Many hemp varieties suggest suitability for dual purpose (combination of two of CBD/cannabinoid production, fiber, and grain).  I believe saying a hemp variety is for ‘fiber’ is not specific enough.  Bast and hurd production may entail significantly different production methods.   Some varieties even suggest they could be harvested for all three commercial components.  A reality check, however, enters into consideration for any desire to produce mature grain in hemp:  if you wait long enough for maturity of seed (grain) then THC is more likely to be high AND hemp bast fiber quality will be lower.  This higher level of maturity likely eliminate textile-type uses that require high quality.  We don’t have a good feel yet for what types of bast fiber quality the market will demand.  Hurd quality with increasing maturity is less an issue.  It does not undergo the same decrease in quality parameters like bast fibers over time.  Perhaps hurd and grain is a suitable fit.

Subsequent to the above Science of Hemp conference Dr. Larry Smart, Cornell Univ. noted on Nov. 19, “I am very skeptical of the dual-purpose harvest right now. You will not compete with grain producers in Saskatchewan and Montana trying to combine 12-foot-tall plants while also collecting inferior fiber because you let it go too long in order to get grain.  Let’s figure out dedicated short (height) grain varieties and late-flowering dedicated fiber varieties first.

Dr. Smart’s comments offer a guide for the U.S. hemp industry.  Since 2020 I see that almost all grain hemp varieties have photoperiod that is only adapted to the northern U.S., Canada, or Europe.  The southern U.S. cannot compete with northerly production of hemp for bulk grain.  Yes, local markets might be developed, but productivity—and production costs—for hemp grain are much more favorable in the far north.  Yet dual-purpose gets more potential value from one crop, so there still might be opportunity for grain from a fiber line, but it could require specialized harvest

One Texas hemp industry staffer with strong interest primarily in fiber offers that there is minimally a true dual-purpose hemp crop.  One component or the other (cannabinoids, bast, hurd, grain) is the primary objective.  And what does your contract want?  It should offer guidance on what the priority is.  You grow for that contract and its end-use priority.  If for grain, what is the specific use?  If for bast, what standards in quality are your target?

Preliminary Report:  Early Fall Planting of Fiber Varieties, Stiles Farm (Thrall, TX) & AgriLife Weslaco

EcoFibre of Australia has noted fiber variety ECO-MS77 may be planted by mid-September in lower latitudes for fall/winter/early spring fiber production.  One personal communication from the Lower Rio Grande Valley for ECO-MS77 planted fall 2020 and growing into spring suggested good growth.  The coldest temperatures in Central Texas during the winter I believe are unlikely to allow satisfactory growth due to freezes that could injure or even kill the hemp.  The Lower Rio Grande Valley may be different as modest temperatures there in the winter are not that different than summer temperatures in northern Europe.  Low temps can approach freezing though some years in the LRGV.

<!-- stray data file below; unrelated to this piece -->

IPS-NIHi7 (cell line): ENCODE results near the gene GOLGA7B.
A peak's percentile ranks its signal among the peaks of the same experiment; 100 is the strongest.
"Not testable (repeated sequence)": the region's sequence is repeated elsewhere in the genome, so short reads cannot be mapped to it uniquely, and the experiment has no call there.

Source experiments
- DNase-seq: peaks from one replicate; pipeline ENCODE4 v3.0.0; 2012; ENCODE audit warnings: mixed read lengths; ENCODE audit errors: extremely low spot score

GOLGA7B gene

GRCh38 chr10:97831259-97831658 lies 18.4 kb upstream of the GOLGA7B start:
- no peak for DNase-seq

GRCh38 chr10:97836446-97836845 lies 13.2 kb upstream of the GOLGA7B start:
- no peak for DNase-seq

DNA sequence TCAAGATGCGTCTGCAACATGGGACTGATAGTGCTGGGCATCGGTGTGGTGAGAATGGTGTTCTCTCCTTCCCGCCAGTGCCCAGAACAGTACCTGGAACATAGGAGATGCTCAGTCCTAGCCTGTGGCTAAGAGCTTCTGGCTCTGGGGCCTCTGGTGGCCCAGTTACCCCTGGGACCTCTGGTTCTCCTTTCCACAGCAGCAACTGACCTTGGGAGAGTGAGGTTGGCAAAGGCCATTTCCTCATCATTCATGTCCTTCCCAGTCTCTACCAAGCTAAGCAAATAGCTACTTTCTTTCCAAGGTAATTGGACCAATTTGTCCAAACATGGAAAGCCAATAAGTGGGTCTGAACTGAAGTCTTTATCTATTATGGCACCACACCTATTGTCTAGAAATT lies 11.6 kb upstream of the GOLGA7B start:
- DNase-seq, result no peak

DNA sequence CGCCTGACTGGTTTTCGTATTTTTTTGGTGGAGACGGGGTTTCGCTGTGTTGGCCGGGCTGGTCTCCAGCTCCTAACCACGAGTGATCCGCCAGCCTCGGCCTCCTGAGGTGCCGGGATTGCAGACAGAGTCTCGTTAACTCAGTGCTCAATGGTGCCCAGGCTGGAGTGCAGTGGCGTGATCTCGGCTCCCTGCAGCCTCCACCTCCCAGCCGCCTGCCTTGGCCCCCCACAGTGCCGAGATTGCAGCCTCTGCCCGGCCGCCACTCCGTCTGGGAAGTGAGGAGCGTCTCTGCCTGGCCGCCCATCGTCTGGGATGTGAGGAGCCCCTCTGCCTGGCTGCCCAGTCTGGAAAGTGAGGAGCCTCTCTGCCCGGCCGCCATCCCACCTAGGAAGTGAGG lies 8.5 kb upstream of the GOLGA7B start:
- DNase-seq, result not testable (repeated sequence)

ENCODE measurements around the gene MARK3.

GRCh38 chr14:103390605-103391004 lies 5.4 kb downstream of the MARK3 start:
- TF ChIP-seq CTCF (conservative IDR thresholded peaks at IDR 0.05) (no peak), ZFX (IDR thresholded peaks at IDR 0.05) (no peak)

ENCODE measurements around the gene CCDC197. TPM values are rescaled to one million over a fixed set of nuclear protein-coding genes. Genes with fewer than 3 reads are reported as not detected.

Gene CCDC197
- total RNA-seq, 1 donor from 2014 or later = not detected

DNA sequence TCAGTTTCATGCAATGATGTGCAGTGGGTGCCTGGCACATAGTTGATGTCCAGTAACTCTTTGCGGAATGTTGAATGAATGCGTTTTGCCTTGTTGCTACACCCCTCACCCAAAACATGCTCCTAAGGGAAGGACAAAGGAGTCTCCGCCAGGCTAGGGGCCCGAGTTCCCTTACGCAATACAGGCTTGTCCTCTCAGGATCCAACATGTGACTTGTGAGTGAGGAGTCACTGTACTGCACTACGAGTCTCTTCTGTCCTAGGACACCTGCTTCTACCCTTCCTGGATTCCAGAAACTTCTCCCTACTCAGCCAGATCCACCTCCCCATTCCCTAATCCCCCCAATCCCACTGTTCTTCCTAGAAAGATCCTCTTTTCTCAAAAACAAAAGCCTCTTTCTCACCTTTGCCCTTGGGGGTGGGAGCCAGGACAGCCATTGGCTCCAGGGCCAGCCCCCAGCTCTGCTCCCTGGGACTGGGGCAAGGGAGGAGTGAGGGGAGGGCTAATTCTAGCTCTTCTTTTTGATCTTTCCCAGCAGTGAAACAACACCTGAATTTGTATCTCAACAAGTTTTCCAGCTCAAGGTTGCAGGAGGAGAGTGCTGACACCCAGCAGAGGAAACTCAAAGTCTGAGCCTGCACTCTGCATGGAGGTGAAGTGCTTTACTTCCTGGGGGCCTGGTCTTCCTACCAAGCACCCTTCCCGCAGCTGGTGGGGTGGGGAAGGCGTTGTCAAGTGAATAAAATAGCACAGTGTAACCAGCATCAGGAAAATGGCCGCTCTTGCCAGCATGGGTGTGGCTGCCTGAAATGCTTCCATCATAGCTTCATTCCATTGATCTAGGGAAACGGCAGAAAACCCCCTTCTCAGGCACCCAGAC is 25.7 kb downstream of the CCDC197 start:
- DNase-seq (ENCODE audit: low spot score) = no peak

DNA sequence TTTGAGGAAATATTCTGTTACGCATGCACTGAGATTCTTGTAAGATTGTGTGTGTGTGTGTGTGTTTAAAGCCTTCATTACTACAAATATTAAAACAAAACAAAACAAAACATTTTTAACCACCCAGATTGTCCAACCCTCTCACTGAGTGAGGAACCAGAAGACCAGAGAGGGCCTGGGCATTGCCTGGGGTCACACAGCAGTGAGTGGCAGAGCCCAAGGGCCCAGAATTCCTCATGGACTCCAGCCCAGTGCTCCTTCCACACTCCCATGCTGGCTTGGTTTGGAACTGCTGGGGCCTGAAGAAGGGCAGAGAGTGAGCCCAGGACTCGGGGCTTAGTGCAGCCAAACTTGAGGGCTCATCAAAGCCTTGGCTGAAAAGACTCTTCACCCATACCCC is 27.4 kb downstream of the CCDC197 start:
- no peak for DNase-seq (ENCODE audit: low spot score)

Working with Williamson Co. agricultural Extension agent Gary Pastushok and AgriLife Weslaco’s plant breeder Dr. Jorge da Silva, we planted small observations for fiber varieties Eletta Campana, Fibranova, Yu Ma, and ECO-MS77.  Stiles Farm (~40 miles northeast of Austin) was planted by hand October 5.  Weslaco was planted October 7.  We wanted to observe when they initiate flowering and overall growth.

We will report in greater detail in a forthcoming newsletter.  For now, we have data on initial reproductive growth at Stiles Farm (Table 1).  Germination percent was subpar for Eletta Campana, Fibranova, and ECO-MS77.  Seeding density was adjusted (as they were in all summer 2021 AgriLife trials for reduced germination) to compensate for low germination.

Table 1.  Initial results from fall fiber planting October 5, 2021, at Stiles Farm, Thrall, TX.  All varieties demonstrated initial female reproductive growth after 11/17/2021 and before 12/17/2021.  Information is courtesy Gary Pastushok, Williamson Co. AgriLife ag. extension agent, Georgetown.


10/19/21 Ratings†            Initial Male                             Average Height

              Variety                   Emergence                 Vigor‡            Growth By       by 11/17/21 (inches)               

Eletta Campana                  3.0                             3.0                 11/2                            28

Fibranova                       2.2                             2.2                 11/2                            28

ECO-MS77                       1.2                             1.5              ~11/10                          16

Yu Ma                          3.0                             3.0                11/17                           18


†0-4 Visual Rating Scale:  0 = no emergence; 1 = poor emergence or vigor; 2 = fair emergence or vigor; 3 = good emergence or vigor; 4 = excellent emergence or vigor.

‡Vigor ratings are based on the plants present regardless of the degree of emergence.


Fig. 2.  Hemp fiber variety trial, Stiles Farm, Thrall, TX.  Planted October 5, 2021.  Top:  October 18, 2021.  Bottom:  November 8, 2021.  Plot ID of varieties:  Bottom, left to right:  Eletta Campana, Fibranova, MS77, Yu Ma; Middle, left to right:  MS77, Yu Ma, Eletta Campana, Fibranova; Top, left to right:  Fibranova, Eletta Campana, Yu Ma, MS77.  Photos courtesy Gary Pastushok.